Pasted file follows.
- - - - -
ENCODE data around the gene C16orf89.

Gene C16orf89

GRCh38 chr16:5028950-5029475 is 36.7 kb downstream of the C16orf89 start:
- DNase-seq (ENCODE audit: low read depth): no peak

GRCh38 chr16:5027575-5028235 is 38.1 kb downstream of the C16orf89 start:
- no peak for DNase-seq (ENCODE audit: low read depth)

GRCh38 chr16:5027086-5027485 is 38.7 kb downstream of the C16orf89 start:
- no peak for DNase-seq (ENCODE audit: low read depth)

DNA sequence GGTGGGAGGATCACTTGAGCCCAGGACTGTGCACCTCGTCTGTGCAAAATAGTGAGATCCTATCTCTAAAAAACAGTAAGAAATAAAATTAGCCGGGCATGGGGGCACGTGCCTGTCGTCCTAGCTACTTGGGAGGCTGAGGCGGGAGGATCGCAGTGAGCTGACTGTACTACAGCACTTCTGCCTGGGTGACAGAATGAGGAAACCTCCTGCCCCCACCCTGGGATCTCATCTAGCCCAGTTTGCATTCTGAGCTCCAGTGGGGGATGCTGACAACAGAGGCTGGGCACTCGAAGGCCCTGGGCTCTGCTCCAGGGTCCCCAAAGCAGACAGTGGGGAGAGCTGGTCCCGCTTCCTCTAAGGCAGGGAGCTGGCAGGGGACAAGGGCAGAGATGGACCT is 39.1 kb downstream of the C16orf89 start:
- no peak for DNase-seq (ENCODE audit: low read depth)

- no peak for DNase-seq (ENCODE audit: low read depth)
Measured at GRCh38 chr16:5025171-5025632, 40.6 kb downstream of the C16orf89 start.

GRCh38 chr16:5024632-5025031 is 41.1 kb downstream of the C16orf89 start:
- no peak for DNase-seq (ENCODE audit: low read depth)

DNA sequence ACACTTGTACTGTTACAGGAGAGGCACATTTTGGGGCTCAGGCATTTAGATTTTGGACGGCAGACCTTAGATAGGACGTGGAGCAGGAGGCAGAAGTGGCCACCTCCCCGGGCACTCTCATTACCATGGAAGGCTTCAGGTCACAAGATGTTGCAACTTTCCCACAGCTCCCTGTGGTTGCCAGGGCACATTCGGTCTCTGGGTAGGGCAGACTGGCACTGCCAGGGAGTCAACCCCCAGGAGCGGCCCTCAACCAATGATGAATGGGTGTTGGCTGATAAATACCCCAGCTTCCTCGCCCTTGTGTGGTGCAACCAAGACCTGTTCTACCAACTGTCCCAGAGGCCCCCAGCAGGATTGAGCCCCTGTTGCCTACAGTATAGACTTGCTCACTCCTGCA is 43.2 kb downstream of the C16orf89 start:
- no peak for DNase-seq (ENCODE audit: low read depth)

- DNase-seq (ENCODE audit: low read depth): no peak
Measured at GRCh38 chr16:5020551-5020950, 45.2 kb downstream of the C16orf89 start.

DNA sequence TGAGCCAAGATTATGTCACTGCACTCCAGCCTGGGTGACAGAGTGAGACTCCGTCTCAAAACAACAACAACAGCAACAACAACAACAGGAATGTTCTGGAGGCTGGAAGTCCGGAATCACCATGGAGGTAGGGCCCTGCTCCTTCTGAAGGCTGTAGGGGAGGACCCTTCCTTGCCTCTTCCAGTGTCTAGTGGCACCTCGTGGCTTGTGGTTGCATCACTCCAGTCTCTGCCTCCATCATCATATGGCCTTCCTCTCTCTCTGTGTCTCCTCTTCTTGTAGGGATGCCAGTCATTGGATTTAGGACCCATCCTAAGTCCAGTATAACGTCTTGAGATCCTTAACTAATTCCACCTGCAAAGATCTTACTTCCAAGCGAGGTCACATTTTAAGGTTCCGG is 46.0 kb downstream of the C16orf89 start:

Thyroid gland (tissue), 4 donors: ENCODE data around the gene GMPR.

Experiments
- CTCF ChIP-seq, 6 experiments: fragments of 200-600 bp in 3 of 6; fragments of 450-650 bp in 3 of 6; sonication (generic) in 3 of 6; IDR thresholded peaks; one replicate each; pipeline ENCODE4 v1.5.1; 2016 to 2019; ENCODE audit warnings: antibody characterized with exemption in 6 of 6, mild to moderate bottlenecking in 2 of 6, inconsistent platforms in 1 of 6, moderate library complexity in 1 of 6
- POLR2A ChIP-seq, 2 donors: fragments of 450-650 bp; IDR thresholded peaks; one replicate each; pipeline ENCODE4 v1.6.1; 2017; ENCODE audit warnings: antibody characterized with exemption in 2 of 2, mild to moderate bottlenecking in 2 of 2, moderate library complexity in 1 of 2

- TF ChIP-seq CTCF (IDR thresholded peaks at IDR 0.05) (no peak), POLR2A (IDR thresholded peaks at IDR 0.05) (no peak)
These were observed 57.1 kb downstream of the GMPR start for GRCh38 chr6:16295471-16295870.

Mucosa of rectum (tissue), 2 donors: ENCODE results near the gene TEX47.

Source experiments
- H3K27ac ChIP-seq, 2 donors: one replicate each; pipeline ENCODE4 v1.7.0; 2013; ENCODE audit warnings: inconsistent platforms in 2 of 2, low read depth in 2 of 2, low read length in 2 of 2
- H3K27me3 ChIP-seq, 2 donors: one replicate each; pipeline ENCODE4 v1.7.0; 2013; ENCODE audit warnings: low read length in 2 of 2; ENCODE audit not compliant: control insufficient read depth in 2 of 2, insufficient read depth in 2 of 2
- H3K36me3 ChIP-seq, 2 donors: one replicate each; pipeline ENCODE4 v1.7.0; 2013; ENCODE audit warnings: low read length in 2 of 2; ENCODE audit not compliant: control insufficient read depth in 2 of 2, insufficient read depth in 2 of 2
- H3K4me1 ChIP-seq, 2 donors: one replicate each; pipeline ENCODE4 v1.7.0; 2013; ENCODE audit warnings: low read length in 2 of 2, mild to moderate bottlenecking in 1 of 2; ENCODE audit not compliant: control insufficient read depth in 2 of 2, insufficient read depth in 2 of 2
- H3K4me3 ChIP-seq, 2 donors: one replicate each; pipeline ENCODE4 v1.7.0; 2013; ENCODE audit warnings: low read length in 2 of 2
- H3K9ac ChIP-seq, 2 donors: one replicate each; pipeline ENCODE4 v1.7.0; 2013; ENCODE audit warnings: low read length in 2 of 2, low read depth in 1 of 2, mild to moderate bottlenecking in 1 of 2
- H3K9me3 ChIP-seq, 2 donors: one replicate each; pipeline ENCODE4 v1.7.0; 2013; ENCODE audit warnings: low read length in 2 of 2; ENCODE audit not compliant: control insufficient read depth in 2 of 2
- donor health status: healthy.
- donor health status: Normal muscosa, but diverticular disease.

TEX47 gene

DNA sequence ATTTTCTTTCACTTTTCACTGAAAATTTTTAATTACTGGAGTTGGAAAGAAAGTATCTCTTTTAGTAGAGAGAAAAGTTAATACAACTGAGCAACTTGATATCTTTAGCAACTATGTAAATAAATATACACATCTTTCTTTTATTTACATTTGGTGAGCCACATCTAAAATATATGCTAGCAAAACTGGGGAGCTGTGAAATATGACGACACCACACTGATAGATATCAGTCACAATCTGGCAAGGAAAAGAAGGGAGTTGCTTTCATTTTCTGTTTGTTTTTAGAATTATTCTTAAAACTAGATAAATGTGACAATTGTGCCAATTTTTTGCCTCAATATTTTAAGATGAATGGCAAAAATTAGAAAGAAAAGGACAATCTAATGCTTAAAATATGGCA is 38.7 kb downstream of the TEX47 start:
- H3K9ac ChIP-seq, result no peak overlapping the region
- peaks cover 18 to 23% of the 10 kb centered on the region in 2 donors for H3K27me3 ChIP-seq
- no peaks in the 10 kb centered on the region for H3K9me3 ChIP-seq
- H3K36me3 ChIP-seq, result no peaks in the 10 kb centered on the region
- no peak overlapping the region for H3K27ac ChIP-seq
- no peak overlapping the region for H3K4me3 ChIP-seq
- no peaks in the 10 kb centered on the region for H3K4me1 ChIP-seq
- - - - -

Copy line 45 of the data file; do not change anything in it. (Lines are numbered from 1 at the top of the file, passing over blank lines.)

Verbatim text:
- no peaks in the 10 kb centered on the region for H3K4me1 ChIP-seq